Joint inversion of passive seismic datasets for sedimentary basin structures
Imaging sedimentary structures is of great importance to evaluate energy resources and seismic hazards. In petroleum industries, borehole drilling and seismic exploration are the most reliable methods to obtain sedimentary structures. However, due to high cost in field works, those methods are usually only carried out in the reservoir scale (< 25 km×25 km) and it is too expensive to perform a 3D seismic survey on a regional scale. In passive seismology, although basin structure is important for understanding the regional geological or tectonic evolution, basin structures are rarely imaged as they are too thin to be resolved by low frequency signals. However, compared with active seismic data, passive seismic data are more affordable and convenient to acquire. Hence, in this thesis, I develop a joint Bayesian Monte Carlo nonlinear inversion method that jointly inverts the complementary nature of Rayleigh wave phase velocity, Rayleigh wave particle motion and teleseismic P waveform and its coda for sedimentary structures.
In my inversion scheme, Rayleigh wave phase velocity is extracted from ambient noise cross-correlation functions (NCFs). At the present day, the time-frequency domain phase weighted stacking (tf-PWS) technique based on the S transform has been widely employed in stacking empirical Green’s functions (EGFs) derived from ambient noise data, mainly due to its superior power in enhancing signal-to-noise ratios (SNRs) of surface wave signals. However, questions such as if the non-linear method induces waveform distortion and how efficient the non-linear stacking method is, are yet to be thoroughly explored. In this thesis, I investigate these issues by analyzing the mathematical derivation of this method and also conducting extensive numerical tests with both synthetic data and field noise data. I find that the bias of the measured phase velocity associated with waveform distortion caused by the tf-PWS adopting a frequencyinverse S transform method is less than 0.1%, so small enough that the measured phase velocities can be safely used in surface wave tomography. I also find that tf-PWS implemented with a time inversion S transform tends to cause large waveform distortion as the discrepancy can reach as much as ~0.4% at periods longer than 60 s. Therefore, if tf-PWS is used in stacking daily NCFs, then frequency IST is preferred to transform the stacked S spectra back to the time domain of the stacked EGFs.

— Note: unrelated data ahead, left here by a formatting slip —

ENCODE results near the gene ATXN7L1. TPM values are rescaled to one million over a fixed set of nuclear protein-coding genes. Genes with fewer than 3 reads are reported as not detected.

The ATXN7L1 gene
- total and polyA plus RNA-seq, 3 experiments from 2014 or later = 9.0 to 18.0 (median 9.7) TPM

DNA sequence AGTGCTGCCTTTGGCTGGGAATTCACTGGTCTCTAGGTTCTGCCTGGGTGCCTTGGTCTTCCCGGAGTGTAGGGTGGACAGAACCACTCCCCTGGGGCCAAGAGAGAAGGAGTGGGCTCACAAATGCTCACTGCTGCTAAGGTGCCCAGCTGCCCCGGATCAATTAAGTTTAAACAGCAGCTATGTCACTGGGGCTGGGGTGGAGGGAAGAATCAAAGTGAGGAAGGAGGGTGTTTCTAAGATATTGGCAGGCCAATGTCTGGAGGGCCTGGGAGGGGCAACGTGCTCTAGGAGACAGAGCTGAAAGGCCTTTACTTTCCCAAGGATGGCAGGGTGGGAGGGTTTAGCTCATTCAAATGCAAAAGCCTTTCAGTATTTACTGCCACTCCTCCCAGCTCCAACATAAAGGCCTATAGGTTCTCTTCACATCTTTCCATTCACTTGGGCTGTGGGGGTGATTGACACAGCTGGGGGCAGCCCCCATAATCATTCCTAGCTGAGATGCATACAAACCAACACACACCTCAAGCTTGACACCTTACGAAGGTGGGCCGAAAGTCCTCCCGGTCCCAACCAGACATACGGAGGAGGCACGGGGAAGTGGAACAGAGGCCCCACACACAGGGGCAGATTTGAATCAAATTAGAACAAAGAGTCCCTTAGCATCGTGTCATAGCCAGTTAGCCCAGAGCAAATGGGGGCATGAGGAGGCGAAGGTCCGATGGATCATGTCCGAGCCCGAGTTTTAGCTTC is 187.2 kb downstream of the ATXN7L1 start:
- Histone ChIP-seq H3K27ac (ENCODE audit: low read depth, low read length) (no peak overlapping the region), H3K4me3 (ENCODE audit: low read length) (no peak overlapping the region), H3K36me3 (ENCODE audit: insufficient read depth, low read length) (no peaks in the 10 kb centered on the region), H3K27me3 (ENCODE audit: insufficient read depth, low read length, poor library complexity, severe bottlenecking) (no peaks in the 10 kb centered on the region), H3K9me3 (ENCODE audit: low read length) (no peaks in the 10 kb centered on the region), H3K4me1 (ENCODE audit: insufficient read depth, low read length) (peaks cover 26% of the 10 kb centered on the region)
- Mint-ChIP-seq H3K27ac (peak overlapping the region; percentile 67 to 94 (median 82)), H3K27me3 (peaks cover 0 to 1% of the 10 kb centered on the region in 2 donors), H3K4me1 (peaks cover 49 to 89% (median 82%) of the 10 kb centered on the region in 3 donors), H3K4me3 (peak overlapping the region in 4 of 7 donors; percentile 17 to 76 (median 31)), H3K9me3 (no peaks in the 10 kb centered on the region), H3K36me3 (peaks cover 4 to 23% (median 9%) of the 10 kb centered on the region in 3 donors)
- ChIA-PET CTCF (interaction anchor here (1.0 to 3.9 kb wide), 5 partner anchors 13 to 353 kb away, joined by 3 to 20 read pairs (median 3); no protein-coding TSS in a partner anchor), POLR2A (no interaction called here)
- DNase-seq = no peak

Then, I apply the tf-PWS and joint inversion techniques to the Wombat array deployed in southeast Australia and construct a 3D model of the shallow and middle crust. To verify the accuracy of the inverted model, sedimentary depths from four boreholes are used for comparisons. On average, the differences between the inverted sedimentary depths and the ground-truth depths are ~198 m. Because the locations of the four boreholes do not exactly overlap with the seismic stations, the differences are reasonable. According to the model constructed by the joint inversion, the average sedimentary depth in the Murray basin is only 713 m, while the deepest sedimentary depth in the Sydney Basin is ~3 km. Besides, we also find three low-velocity zones in the middle crust of southeast Australia. Among them, two are related to the neo-tectonic active region, and one is related to the Begargo Hill volcanic zone.
In a nutshell, my method is a big step forward in better imaging the shallow structures of sedimentary basins. And it can be readily applied to better imaging other basins.